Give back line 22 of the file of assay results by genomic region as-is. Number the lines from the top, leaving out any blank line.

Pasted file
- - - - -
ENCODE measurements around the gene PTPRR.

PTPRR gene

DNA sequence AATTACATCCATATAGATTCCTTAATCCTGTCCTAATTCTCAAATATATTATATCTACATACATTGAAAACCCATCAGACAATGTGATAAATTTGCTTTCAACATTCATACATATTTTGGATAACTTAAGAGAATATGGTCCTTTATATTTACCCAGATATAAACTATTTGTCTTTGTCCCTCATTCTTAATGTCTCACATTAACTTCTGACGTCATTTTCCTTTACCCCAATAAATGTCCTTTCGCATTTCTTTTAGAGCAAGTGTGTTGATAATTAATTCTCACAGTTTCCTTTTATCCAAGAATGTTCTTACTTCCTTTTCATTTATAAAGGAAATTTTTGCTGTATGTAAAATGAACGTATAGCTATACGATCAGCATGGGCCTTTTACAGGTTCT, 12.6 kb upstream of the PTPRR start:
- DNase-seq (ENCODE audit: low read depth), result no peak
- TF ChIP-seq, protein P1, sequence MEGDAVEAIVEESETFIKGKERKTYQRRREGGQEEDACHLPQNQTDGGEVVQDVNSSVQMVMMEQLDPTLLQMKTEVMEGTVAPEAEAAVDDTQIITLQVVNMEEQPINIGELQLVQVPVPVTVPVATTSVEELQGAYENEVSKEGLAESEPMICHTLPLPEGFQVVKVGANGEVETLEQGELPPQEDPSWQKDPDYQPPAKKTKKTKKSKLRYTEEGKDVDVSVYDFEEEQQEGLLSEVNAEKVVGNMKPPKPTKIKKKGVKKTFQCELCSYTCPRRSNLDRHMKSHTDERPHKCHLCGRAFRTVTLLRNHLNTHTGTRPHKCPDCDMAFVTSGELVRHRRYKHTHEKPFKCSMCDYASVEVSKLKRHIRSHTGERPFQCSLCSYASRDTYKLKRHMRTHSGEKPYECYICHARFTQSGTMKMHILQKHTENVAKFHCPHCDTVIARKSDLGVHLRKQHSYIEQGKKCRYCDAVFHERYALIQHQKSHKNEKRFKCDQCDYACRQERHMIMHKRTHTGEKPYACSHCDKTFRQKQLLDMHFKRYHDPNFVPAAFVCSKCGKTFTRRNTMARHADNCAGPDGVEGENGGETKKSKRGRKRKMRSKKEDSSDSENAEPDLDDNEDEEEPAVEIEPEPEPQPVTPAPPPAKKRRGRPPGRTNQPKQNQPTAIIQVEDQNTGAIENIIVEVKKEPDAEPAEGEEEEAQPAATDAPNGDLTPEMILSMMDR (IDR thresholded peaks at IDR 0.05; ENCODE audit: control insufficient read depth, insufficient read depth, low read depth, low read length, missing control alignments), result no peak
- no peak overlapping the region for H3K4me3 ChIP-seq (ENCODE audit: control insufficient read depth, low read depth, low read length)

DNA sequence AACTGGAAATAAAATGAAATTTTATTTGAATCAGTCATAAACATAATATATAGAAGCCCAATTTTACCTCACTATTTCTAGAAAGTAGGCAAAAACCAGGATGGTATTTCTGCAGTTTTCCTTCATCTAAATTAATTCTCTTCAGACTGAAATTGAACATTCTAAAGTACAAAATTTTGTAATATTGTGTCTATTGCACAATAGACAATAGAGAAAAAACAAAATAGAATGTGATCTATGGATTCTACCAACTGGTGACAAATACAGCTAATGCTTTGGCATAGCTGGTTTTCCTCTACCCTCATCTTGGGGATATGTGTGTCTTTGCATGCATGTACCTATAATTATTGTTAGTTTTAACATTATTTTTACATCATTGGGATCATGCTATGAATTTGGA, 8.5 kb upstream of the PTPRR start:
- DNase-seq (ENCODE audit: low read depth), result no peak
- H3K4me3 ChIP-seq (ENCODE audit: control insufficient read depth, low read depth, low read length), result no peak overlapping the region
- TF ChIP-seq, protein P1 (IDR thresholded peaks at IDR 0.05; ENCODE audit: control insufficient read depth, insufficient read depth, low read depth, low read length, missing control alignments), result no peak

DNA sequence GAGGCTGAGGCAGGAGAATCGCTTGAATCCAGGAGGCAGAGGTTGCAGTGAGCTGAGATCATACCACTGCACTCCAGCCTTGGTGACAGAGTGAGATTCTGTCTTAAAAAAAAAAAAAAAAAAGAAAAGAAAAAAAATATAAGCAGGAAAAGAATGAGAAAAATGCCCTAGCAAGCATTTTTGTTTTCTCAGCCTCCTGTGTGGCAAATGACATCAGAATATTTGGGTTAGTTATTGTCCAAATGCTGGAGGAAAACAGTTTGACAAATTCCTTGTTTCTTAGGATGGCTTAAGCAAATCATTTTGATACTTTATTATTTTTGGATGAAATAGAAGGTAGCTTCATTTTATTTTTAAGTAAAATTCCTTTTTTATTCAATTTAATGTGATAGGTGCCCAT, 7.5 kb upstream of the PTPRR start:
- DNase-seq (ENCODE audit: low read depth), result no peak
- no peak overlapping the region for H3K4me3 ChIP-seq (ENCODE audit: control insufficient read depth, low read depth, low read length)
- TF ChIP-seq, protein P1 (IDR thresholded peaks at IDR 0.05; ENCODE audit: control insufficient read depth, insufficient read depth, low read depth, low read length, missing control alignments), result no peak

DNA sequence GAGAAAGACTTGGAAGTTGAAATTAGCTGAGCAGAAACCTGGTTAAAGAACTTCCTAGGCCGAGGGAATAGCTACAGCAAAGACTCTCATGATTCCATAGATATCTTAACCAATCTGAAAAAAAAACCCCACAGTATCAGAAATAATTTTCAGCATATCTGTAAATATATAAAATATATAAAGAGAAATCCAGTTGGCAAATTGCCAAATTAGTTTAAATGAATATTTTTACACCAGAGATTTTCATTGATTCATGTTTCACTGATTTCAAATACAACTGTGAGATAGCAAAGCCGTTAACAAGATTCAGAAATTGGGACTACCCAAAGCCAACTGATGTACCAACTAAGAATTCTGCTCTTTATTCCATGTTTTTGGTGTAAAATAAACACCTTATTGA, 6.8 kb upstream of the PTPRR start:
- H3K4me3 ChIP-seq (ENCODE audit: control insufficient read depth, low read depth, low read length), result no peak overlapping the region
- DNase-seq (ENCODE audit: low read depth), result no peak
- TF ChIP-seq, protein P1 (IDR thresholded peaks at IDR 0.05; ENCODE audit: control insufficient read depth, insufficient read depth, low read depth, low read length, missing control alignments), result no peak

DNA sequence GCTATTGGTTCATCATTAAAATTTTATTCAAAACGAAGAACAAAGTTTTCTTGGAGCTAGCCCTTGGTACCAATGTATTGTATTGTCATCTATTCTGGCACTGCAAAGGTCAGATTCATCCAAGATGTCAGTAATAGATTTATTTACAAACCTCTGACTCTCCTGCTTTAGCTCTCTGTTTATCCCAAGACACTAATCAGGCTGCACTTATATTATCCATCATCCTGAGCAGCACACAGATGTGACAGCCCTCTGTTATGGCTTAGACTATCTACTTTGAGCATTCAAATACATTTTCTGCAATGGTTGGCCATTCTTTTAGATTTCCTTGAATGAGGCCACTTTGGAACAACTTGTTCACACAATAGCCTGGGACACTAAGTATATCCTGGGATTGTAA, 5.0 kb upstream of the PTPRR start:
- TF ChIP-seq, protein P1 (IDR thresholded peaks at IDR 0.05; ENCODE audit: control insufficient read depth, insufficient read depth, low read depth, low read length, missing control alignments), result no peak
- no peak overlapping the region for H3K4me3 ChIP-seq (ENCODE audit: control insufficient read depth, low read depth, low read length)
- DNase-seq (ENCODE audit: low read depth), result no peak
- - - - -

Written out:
- DNase-seq (ENCODE audit: low read depth), result no peak